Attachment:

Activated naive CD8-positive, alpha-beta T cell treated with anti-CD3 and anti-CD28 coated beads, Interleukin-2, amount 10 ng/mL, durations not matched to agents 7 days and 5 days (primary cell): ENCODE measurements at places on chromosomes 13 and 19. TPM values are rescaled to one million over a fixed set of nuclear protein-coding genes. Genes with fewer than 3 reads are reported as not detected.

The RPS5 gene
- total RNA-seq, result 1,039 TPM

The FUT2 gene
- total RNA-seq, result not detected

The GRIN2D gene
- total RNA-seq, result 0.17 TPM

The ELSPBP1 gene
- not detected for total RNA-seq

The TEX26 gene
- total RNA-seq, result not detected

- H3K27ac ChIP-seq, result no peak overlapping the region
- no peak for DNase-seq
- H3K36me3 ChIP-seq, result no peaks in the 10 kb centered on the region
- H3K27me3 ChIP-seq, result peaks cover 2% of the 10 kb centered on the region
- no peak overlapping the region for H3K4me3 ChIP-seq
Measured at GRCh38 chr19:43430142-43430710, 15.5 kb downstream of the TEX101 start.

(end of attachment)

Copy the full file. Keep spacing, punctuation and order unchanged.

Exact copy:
Activated naive CD8-positive, alpha-beta T cell treated with anti-CD3 and anti-CD28 coated beads, Interleukin-2, amount 10 ng/mL, durations not matched to agents 7 days and 5 days (primary cell): ENCODE measurements at places on chromosomes 13 and 19. TPM values are rescaled to one million over a fixed set of nuclear protein-coding genes. Genes with fewer than 3 reads are reported as not detected.

The RPS5 gene
- total RNA-seq, result 1,039 TPM

The FUT2 gene
- total RNA-seq, result not detected

The GRIN2D gene
- total RNA-seq, result 0.17 TPM

The ELSPBP1 gene
- not detected for total RNA-seq

The TEX26 gene
- total RNA-seq, result not detected

- H3K27ac ChIP-seq, result no peak overlapping the region
- no peak for DNase-seq
- H3K36me3 ChIP-seq, result no peaks in the 10 kb centered on the region
- H3K27me3 ChIP-seq, result peaks cover 2% of the 10 kb centered on the region
- no peak overlapping the region for H3K4me3 ChIP-seq
Measured at GRCh38 chr19:43430142-43430710, 15.5 kb downstream of the TEX101 start.